how we work
Changing the paradigm of "HOW" we give!
We are racing an uncertain deadline to prevent the extinction of our elephants, rhino, lions, leopards, cheetah, pangolin and other highly endangered animals in Africa & with your help we can. It could be in less than 8 years left to save them. So we raise funds from a global community and give to people and projects we know to be effective in the fight to end poaching and protect Africa's endangered species.
We use micro-financing (small donations from a global community) so that everyone can participate in saving Africa's precious wildlife. We film the funds we give away in action and then bring the stories back to you here so you can SEE and EXPERIENCE the effect of your contributions.
Best yet, we make philanthropy affordable - and SO EASY! For $5.00 a month you can support several different anti-poaching initiatives, while learning about the wildlife trafficking crisis and what is being done to help stop it by courageous men and women on the ground.
It's minimum cost, with maximum impact.
By joining our tribe you are helping us harness the immense power in numbers we need to end the poaching epidemic in Africa.
You can sign up as a member or just donate and track our progress through our videos, there are so many ways to support our initiatives.
We forge strong relationships with the people and organizations throughout Africa who are affected by this epidemic and trying to end it. You'll hear their challenges in their own words throughout the year in exclusive interviews and videos.
As a member, you'll see "behind the scenes" footage from shoots, live interviews, and pre-recorded Zoom interviews where we hope to inform and inspire you to engage with us. We encourage your creativity always, so share your ideas with us.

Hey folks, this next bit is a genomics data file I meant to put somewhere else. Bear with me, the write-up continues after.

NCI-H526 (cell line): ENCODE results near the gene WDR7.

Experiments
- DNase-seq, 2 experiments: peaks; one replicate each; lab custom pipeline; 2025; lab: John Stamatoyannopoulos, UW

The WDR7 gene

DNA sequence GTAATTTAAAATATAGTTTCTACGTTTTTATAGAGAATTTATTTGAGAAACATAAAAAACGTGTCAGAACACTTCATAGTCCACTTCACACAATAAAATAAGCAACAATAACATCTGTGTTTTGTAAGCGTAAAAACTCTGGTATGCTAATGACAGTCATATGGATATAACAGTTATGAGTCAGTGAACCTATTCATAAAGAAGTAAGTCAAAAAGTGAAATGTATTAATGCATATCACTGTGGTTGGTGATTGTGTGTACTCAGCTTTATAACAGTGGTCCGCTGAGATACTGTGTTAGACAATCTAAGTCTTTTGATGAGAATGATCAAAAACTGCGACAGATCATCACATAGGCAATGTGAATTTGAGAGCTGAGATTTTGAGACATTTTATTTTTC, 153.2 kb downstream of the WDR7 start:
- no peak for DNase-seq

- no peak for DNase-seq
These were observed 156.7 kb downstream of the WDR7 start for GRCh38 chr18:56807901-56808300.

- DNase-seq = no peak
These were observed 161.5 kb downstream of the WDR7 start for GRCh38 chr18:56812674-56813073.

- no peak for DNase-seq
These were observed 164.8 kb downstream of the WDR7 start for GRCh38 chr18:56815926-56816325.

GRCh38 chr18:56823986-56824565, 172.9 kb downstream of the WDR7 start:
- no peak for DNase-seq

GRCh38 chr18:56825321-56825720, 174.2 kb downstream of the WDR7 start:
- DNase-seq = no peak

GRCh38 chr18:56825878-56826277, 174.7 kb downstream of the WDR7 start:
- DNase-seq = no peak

The poaching and human/animal conflict is a complicated issue, but maybe YOU have the solution - It's man-made, so we can un-man make it!
OUR PARTNERS IN CONSERVATION
Sadly, there is no one "Silver Bullet" that will end poaching and the human/animal conflict. There are however, multiple effective initiatives that when used together, are proving to be successful and offer hope. Some of those initiatives are outlined below, and some more are coming.
Rangers are the last line of defense for Africa's endangered wildlife. They risk their lives every day to protect their animals and we want to continue to raise funds for their training and so they feel safer and acknowledged.
We lose more rhino and elephants in public parks than in private reserves and a lot of this comes down to poverty in the regions where poaching occurs. Rangers in national parks and reserves are being targeted by poachers with bribes or with threats to their safety and their family's safety, in exchange for giving up the location of rhino and elephants. When rangers can't be bribed, or come across a poaching scene in real time, often they're shot and killed outright.
Sometimes, rangers are just flat out not paid by the government and don't receive a paycheck, and can't feed their families - they become desperate. The crime syndicates and wildlife traffickers know these rangers have families to provide for and are in a vulnerable position which they exploit. We would like to introduce programs that supplement ranger salaries ($300 a year per ranger) and offer incentives to keep their animals alive and safe. We want to introduce skills training, education around the importance of animals to the African tourism industry and help change how communities view their lions, leopards, rhino and elephants. If we help to raise the living standards of rangers working national parks, bribes will become less appealing.
Training: We are creating a program with The Sparta Project in Los Angeles that will train willing veterans who are recovering from PTS(D) to teach their military skills to rangers in Africa who desperately need those skills and that training. Working with Damien Mander's amazing organization, IAPF, in Mozambique, The Sparta Project's U.S veterans will learn the techniques and geo-political landscape behind the men and areas their unique skills will be utilized.
Technology: We also want to fund state-of-the-art technology and equipment for those on the front lines that at least equal those that the poachers have. Damien Mander at IAPF for instance is doing outstanding work in Mozambique with his rangers, but needs funding to expand & scale his success. We want to bring you their stories and see your funds in play.
Equipment: We would also like to equip rangers and reserves with the latest in technology so they can keep up with the poachers on equal footing in this fight, to have the same resources the poachers bring to the fight. Flak jackets, boots, uniforms, night vision binoculars, camel packs, back packs - all very rudimentary supplies by army standards, but lacking and desperately needed by rangers to make their jobs fairer and safer.